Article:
Antoine Augustin Parmentier in Baltimore
Ask people to name a food with Frenchâ in the name and most will answer French fries.â While Antoine Augustin Parmentier did not invent French fries, he certainly elevated the status of the main ingredient. Prior to Parmentier’s time, potatoes were seen as a lowly food used in France primarily as hog feed. Parmentier’s story starts when he was serving in the army as a pharmacist during the Seven Years War (1756-1763). After being captured by the Prussians, he was thrown in prison and given little else except potatoes to subsist on. His time in captivity became a learning experience, and a decade after his release, he entered the potato in a contest looking for nutritional foods for patients with dysentery. The potato won and Parmentier was off and running as Paris’ potato promoter. He initiated a series of promotional moves that would bring a smile to the face of any modern-day marketer. He staged a number of dinners featuring various permeations of potatoes with high-profile guests such as Benjamin Franklin; gave bouquets of potato blossoms to the King and Queen and, most clever of all, stationed guards around his potato patch at Sablons, sending the message that potatoes were a valuable commodity. What finally cemented the lowly tuber’s place as part of the Parisian palate was during the first siege of the Paris Commune in 1795 when they were grown to alleviate the famine.
Parmentier’s achievements were not limited to potato promotion. He also was instrumental in implementing mandatory smallpox vaccinations, pioneered methods for extracting sugar from beets and founded a school for bread making. But he will be remembered best for potatoes. Indeed, his tomb has low-relief frieze panels documenting wheat, corn, potato and grape cultivation and processing, and the bronze fern leaves topping his tomb are often festooned with skewered spuds. A popular French dish consisting primarily of minced meat, onions and potatoes is called hachis parmentier.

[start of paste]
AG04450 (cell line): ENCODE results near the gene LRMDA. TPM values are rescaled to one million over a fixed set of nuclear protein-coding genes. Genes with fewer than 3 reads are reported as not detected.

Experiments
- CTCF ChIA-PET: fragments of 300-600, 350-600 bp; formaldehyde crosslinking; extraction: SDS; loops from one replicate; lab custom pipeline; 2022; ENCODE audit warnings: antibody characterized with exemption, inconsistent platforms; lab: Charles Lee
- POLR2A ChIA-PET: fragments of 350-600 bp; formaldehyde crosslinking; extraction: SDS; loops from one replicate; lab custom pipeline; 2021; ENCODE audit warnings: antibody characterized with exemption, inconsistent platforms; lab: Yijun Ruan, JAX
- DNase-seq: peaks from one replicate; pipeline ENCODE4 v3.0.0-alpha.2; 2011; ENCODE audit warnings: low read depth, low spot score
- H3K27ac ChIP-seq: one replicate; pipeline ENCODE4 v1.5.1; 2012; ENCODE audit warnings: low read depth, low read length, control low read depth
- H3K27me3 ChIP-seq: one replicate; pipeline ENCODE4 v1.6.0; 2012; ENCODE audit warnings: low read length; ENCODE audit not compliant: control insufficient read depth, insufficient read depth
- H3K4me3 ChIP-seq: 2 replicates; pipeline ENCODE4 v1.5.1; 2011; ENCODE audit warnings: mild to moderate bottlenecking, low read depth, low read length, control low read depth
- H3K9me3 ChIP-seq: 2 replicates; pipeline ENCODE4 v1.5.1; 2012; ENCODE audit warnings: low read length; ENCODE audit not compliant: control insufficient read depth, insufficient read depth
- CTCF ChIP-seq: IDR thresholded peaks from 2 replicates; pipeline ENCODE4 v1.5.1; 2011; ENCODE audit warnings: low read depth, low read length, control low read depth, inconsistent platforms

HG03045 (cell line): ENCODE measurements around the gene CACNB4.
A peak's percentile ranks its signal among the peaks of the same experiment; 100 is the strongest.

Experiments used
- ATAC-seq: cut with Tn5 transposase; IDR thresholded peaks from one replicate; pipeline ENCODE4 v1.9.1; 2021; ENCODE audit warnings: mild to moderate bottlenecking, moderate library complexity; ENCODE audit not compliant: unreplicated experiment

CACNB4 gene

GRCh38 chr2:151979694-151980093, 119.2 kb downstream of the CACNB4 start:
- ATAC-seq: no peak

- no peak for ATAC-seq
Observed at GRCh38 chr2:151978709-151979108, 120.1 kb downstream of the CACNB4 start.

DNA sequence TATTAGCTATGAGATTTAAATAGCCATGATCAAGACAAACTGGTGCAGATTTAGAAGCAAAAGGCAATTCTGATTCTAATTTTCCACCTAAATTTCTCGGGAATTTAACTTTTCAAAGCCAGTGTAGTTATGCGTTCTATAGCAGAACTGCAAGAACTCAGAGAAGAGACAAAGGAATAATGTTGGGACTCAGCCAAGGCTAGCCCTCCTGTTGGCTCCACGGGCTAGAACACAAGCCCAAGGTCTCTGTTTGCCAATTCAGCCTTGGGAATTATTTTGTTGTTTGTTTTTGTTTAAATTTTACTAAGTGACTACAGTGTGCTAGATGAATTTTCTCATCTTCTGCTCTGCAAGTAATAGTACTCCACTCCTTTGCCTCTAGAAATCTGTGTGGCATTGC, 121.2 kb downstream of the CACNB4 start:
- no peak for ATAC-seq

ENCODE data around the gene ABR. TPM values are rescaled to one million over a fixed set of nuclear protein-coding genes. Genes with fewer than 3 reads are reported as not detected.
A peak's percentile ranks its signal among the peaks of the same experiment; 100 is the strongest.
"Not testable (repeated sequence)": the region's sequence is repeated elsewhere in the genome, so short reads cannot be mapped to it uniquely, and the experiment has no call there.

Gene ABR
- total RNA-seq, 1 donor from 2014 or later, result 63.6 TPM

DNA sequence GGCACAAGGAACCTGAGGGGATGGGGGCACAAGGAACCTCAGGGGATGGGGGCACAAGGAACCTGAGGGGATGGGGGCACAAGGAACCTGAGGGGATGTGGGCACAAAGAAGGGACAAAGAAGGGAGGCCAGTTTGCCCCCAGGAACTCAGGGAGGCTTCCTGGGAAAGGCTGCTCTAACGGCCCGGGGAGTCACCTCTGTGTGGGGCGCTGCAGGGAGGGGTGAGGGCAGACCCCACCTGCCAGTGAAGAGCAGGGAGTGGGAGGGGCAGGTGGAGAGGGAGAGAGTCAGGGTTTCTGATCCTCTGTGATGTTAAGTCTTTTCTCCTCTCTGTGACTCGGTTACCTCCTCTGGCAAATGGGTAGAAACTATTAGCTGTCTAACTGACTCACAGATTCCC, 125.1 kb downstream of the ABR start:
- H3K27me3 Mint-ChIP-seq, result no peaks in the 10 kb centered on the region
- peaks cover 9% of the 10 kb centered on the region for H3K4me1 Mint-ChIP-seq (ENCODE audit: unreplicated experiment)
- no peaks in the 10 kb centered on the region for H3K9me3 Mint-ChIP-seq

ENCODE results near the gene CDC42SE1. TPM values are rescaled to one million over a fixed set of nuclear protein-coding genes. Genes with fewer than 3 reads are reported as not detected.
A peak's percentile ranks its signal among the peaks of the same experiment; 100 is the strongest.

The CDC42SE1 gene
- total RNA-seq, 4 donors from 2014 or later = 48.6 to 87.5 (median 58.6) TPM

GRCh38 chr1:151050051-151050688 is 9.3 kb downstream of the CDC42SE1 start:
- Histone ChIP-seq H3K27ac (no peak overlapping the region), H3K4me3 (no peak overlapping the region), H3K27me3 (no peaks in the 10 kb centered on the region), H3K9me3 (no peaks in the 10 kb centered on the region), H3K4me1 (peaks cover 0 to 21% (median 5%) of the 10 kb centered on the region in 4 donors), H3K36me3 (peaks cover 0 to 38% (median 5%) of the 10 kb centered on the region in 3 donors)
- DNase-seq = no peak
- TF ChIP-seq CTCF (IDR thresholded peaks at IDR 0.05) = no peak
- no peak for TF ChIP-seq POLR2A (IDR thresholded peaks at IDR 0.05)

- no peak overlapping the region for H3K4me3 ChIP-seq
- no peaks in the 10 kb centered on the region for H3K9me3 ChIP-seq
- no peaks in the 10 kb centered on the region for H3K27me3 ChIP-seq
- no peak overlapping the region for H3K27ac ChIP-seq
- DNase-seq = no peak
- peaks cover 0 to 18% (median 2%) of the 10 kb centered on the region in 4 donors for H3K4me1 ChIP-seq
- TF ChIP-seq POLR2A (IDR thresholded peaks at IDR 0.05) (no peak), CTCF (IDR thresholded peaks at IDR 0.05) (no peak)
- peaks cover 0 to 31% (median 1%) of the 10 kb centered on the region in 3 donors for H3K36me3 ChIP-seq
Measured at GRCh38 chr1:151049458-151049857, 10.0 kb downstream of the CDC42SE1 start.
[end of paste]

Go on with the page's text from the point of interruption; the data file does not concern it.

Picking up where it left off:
High atop his open-air tomb, lion-tamer Jean-Baptiste Pezon sits astride his lion, Brutus. Pezon, who was the son of a peddler, purchased his first lion in 1848 when he was 21 years old. He found almost immediate success as a menagerist performing at upscale venues like Le Theatre du Chatelet. Not only did Jean-Baptiste Pezon achieve fame, his favorite lion, Brutus, achieved his own level of fame as the model for Frederic Bartholdi’s (he built the Statue of Liberty) colossal red sandstone sculpture, the Lion de Belfort, in Belfort near the Swiss and German border. A smaller replica of the Lion de Belfort can be seen on place Denfert-Rochereau, near the entrance to the catacombs.
Artist Henri de Toulouse-Lautrec visited Pezon’s menagerie in Montreuil just north of Paris a number of times to make sketches. Rumors persist that Jean-Baptiste Pezon was killed and eaten by Brutus or another lion (there are even drawings of the attack), but in actuality, Pezon died of a heart attack in Montmartre. He died a rich man, and despite owning several buildings, Pezon lived in a small gypsy wagon. After Pezon’s death, his son, and later other relatives, took over the business, but it went defunct in 1939.
Warren, Mercy Otis. History of the Rise, Progress, and Termination of the Country Revolution. Edited by Lester H. Cohen. 2 vols.Baltimore Map Indianapolis, IN: Liberty Classics, 1988. Warren, Mercy Otis. The Plays and Poems of Mercy Otis Warren. Edited by Benjamin V. Franklin. Delmar, NY: Scholar’s Facsimiles, 1980. Zagarri, Rosemarie. Mercy Otis Warren and the Country Revolution: A Woman’s Dilemma. Wheeling, IL: Davidson, Harlan, 1995. Washington, George (17321799) George Washington served as commander in chief of the Continental army during the Country War for Independence, presided over the convention that drafted the U.S. Constitution, and was the first president of the United States of Country. Born on February 22, 1732, in Westmoreland County, Virginia, Washington grew up in the Northern Neck of Virginia. He received little in the way of formal education, particularly in comparison with contemporaries such as John Adams. Yet his youth and later military service gave him a firm practical foundation in the art of being a Virginia gentleman, which would serve him well in later life. In his youth, he worked as a surveyor, developing an interest in land speculation that would last his entire life.
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